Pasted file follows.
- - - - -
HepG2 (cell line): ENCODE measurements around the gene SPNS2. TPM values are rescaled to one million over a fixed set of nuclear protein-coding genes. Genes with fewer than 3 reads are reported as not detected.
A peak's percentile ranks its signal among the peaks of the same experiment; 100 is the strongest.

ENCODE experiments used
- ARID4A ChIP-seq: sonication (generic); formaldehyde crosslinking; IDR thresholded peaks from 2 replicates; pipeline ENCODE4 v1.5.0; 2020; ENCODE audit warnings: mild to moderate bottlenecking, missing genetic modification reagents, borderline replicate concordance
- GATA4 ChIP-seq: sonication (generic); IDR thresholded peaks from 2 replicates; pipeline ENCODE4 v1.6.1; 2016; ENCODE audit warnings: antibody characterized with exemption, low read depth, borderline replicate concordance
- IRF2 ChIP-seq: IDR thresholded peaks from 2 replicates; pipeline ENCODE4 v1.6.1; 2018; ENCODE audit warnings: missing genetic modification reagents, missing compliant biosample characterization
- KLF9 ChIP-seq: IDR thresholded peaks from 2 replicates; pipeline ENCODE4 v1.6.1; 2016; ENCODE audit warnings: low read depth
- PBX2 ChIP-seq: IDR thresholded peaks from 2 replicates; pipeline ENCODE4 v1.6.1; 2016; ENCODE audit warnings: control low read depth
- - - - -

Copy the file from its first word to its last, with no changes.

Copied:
HepG2 (cell line): ENCODE measurements around the gene SPNS2. TPM values are rescaled to one million over a fixed set of nuclear protein-coding genes. Genes with fewer than 3 reads are reported as not detected.
A peak's percentile ranks its signal among the peaks of the same experiment; 100 is the strongest.

ENCODE experiments used
- ARID4A ChIP-seq: sonication (generic); formaldehyde crosslinking; IDR thresholded peaks from 2 replicates; pipeline ENCODE4 v1.5.0; 2020; ENCODE audit warnings: mild to moderate bottlenecking, missing genetic modification reagents, borderline replicate concordance
- GATA4 ChIP-seq: sonication (generic); IDR thresholded peaks from 2 replicates; pipeline ENCODE4 v1.6.1; 2016; ENCODE audit warnings: antibody characterized with exemption, low read depth, borderline replicate concordance
- IRF2 ChIP-seq: IDR thresholded peaks from 2 replicates; pipeline ENCODE4 v1.6.1; 2018; ENCODE audit warnings: missing genetic modification reagents, missing compliant biosample characterization
- KLF9 ChIP-seq: IDR thresholded peaks from 2 replicates; pipeline ENCODE4 v1.6.1; 2016; ENCODE audit warnings: low read depth
- PBX2 ChIP-seq: IDR thresholded peaks from 2 replicates; pipeline ENCODE4 v1.6.1; 2016; ENCODE audit warnings: control low read depth